Italy’s president Giorgio Napolitano is exploring the creation of a second technocrat government to break the political log-jam and calm markets after key parties failed to reach an accord, risking a serious popular backlash.
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7:33PM GMT 03 Mar 2013
Italian officials say the Bank of Italy’s governor Ignazio Visco is front-runner to take over as premier despite warnings that this will be seen as an elitist ploy. It is far from clear whether the Democrats (Pd) in charge of the lower house will back the idea.
The plans amount to a near replica of the outgoing team of Mario Monti, though one greatly weakened by the earthquake upset in the elections a week ago. Almost 57pc of the vote went to groups that vowed to tear up the EU-imposed austerity agenda.
Stefano Fassina, the Pd economics chief, said his party is vehemently opposed to “any form of technocrat government, new or old”, insisting that the election result must be respected. Mr Fassina said 90pc of the country had rejected the Monti agenda and warned that it would be a grave error to try to force through the same reviled plans a second time.
Comedian Beppe Grillo repeated his vow to “bring down the old system” and dismissed the latest talks as cattle market trading by a depraved political class trying to circumvent the will of the people. “I repeat for the umpteenth time, the Five Star Movement will not back any government. It will vote law by law in keeping with its platform,” he said.
“We’re not a political party, we’re a civic revolution. This country is in ruins with two trillion in debts and we have to rebuild it from scratch,” he told a scrum of journalists. In a rhetorical play on the slogans of 1789 and 1917 he exhorted “all citizens” to descend on parliament.
Mr Grillo repeated his call for an “online referendum” on the euro and vowed to buy back €600bn of Italian bonds held by foreigners if his movement gains power, a de facto default and withdrawal from the EMU system. He has in the past called for Argentine-style “haircuts” for bondholders. “Within a year we won’t have enough money left to pay the pensions and public sector wages,” he told told Bild am Sonntag.
His newly-elected army of senators and deputies – fresh-faced idealists in their 20s or early-30s with no experience in public life – met for a “conclave” to thrash out the party line. Most of the 163 “grillini” have never met their leader, or each other.
They crowded into a room at the Hotel Saint John, many sitting on the floor with their napsacks as if it was opening day at university. Their first action was to create a “Google group” to handle logistics.
“Nothing like this has ever happened before in the history of the Italian Republic. We are seeing a true crisis of the regime,” said Professor Luca Ricolfi from Turin University.
Investors have discounted Mr Grillo’s wild rhetoric as comic chatter, but his relish for shattering taboos in putting unthinkable ideas into play. “People in Brussels can handle old-style politicians like Silvio Berlusconi but Grillo really worries them because this is a protest against the entire system, and they are afraid it is spreading to other countries,” said Giles Merritt from Friends of Europe.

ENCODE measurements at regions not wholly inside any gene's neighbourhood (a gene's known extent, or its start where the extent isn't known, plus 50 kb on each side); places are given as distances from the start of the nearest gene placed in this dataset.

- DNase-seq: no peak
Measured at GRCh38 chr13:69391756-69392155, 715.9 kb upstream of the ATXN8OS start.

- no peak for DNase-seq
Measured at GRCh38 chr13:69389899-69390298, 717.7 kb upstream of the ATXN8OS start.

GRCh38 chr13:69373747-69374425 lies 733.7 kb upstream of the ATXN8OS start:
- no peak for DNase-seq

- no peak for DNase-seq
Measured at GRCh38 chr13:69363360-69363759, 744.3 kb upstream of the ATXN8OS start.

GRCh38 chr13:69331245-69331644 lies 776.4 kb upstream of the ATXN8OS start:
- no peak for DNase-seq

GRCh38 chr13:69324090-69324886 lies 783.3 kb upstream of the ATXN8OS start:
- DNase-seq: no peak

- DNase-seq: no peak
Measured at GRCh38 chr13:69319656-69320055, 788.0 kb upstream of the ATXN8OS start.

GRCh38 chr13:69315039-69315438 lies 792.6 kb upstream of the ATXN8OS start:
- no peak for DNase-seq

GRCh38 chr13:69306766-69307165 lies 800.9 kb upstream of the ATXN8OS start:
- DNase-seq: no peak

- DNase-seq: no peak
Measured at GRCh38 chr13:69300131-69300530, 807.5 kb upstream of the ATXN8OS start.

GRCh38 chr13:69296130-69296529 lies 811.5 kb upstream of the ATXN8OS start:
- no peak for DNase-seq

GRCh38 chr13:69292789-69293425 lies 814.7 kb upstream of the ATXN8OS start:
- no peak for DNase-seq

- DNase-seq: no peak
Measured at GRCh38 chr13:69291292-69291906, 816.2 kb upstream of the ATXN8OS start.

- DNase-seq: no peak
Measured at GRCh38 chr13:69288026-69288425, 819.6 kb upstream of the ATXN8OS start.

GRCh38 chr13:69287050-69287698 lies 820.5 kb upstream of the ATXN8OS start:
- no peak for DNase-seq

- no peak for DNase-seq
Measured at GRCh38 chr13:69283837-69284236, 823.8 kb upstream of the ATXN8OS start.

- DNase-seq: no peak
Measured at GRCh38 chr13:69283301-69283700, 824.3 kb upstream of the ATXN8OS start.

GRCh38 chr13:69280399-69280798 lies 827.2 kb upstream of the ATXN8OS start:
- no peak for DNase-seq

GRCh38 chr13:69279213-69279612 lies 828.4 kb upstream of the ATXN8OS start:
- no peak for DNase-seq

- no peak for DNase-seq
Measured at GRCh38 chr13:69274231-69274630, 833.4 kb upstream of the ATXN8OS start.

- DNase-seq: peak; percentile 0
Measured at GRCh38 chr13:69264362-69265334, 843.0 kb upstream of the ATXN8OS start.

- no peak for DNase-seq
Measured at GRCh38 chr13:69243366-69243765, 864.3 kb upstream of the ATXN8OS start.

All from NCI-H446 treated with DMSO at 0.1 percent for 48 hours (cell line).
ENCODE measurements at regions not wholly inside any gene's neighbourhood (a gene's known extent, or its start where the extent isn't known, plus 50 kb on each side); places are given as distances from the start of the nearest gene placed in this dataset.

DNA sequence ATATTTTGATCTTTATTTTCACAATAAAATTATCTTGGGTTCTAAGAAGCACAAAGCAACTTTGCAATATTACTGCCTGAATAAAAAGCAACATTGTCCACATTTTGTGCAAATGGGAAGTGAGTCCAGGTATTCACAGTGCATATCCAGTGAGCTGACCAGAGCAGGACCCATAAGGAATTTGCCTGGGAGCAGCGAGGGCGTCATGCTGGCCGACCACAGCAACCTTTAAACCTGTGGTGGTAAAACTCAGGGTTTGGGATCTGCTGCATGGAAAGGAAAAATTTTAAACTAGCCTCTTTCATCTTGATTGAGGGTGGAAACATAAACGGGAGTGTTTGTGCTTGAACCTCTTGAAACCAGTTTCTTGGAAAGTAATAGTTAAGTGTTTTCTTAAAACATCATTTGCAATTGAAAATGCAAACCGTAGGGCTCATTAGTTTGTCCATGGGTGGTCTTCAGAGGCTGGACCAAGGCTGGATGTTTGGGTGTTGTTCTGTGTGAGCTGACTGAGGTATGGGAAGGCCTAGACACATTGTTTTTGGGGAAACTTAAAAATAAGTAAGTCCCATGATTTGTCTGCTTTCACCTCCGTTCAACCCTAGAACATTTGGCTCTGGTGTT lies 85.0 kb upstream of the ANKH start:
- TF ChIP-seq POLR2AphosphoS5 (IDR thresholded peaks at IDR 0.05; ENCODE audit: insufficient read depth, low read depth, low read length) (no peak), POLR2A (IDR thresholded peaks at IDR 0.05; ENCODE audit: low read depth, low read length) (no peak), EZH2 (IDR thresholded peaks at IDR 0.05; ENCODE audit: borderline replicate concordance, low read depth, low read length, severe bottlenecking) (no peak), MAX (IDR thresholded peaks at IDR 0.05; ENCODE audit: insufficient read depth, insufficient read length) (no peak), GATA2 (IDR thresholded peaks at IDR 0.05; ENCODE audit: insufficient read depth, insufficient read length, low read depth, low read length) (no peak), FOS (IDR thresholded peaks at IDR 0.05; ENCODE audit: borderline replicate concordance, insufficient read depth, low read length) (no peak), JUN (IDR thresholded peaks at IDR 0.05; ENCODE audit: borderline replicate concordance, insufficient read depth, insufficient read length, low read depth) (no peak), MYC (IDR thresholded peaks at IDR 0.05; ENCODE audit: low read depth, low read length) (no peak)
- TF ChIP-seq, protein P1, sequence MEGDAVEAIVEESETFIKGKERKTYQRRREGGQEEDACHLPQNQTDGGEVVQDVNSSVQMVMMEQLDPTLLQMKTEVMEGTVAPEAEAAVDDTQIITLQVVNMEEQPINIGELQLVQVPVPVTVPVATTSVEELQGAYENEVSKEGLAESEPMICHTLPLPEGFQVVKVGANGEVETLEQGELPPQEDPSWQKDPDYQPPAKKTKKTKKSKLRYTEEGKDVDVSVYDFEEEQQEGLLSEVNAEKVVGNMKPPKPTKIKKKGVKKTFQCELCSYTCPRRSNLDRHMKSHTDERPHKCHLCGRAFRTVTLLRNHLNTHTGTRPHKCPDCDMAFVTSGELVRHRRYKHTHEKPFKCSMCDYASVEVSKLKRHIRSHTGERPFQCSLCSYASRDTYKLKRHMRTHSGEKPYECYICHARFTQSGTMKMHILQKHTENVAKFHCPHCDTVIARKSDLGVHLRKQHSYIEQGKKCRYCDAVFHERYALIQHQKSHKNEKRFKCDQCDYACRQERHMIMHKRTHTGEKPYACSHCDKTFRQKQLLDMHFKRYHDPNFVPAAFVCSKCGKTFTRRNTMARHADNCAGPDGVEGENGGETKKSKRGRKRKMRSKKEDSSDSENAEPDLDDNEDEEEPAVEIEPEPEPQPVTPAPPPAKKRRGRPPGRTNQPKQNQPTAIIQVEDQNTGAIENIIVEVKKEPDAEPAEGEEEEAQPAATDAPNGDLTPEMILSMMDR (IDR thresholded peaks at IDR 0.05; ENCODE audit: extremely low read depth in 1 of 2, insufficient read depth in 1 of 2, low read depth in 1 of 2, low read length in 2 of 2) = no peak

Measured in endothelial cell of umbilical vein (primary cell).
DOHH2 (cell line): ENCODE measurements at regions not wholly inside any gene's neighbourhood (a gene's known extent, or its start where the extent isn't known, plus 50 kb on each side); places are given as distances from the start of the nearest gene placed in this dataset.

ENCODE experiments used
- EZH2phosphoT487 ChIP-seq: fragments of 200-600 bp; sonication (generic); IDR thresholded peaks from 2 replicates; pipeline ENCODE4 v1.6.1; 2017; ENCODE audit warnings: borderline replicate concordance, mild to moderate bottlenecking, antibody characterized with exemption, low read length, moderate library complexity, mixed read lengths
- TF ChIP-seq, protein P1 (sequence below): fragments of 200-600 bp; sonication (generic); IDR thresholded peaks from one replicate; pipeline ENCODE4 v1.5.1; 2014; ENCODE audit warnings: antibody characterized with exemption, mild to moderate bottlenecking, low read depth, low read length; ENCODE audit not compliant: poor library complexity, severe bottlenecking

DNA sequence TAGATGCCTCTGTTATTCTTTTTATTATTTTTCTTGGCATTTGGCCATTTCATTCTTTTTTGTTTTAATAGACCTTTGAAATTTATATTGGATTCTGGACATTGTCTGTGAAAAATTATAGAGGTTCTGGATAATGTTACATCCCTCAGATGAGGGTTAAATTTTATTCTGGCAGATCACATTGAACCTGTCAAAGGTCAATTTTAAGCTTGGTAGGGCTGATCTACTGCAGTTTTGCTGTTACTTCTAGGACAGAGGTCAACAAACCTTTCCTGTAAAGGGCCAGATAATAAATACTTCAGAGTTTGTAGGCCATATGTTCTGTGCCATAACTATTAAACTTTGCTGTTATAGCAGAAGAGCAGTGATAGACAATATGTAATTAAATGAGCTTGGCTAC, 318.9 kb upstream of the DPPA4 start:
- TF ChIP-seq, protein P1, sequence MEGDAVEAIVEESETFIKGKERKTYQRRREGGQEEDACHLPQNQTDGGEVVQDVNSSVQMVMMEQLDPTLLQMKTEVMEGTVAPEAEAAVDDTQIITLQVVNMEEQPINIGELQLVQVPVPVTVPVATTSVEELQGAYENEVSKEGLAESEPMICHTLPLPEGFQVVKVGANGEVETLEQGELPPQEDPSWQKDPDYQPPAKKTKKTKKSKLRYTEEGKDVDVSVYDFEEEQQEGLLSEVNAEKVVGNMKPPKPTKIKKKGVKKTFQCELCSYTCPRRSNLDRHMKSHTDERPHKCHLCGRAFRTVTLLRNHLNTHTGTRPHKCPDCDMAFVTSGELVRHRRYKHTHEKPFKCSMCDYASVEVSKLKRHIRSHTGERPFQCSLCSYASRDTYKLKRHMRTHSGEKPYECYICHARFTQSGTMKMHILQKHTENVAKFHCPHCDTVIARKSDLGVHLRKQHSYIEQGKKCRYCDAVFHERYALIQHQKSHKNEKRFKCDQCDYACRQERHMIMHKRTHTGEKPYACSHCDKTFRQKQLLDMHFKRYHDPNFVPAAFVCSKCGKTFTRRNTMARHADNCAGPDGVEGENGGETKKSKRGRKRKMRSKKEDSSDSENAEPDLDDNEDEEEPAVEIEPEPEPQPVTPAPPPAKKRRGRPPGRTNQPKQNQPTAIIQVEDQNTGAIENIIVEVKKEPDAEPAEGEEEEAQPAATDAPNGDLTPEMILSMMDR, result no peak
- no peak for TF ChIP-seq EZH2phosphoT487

The EU policy elites are increasingly alert to the danger of losing popular consent for the EU Project. European Central Bank governor Benoit Coeure said Europe must pay more attention to the “social contract” if it is to avoid feeding “nationalist temptations”.
Mr Coeure warned that record unemployment across much of Europe – reaching 59pc for Greek youth — was eroding the job skills of a generation and doing lasting damage to future growth,
While the tone is changing, there is no sign yet of a retreat from fiscal belt-tightening. “Given that average debt exceeds 90pc of GDP in the EU, I don’t think there’s any room for manoeuvre to leave the path of budgetary consolidation,” said EU economics chief Olli Rehn.
“We won’t solve our growth problems by piling new debt on top of our old debt,” he said. Defying his critics, Mr Rehn said John Maynard Keynes himself would not be a Keynesian today’s circumstances.
Yet Mr Rehn also warned Germany politicians that it would be courting fate to push Cyprus into default and exit from the eurozone in the belief that the island is too small to pose a contagion risk. “Even if you come from a big EU country, you should be aware that every member of the euro zone is systemically relevant,” he told Der Spiegel.
Separately, it emerged that the eurozone bail-out fund (ESM) may not be used after all to recapitalise banks, even once the banking super-regulator is in place. Klaus Regling, the fund’s chief, said opposition from the creditor states may kill the idea altogether.
If so, this will breaches a summit accord in June by EU leaders to deploy the ESM directly to break the “vicious circle” between banks and sovereign states.
Failure to implement the deal would be a blow for Ireland and Italy, leaving them shouldering the full burden left from a bank crisis that was partly caused by northern creditors. The International Monetary Fund said it is imperative that the EU upholds the specific pledge made to Ireland in the summit text.
Germany, Austria, Finland, and Holland have all all said they would not let the ESM cover “legacy assets” left from the bubble. They now seem to be resiling from the accord altogether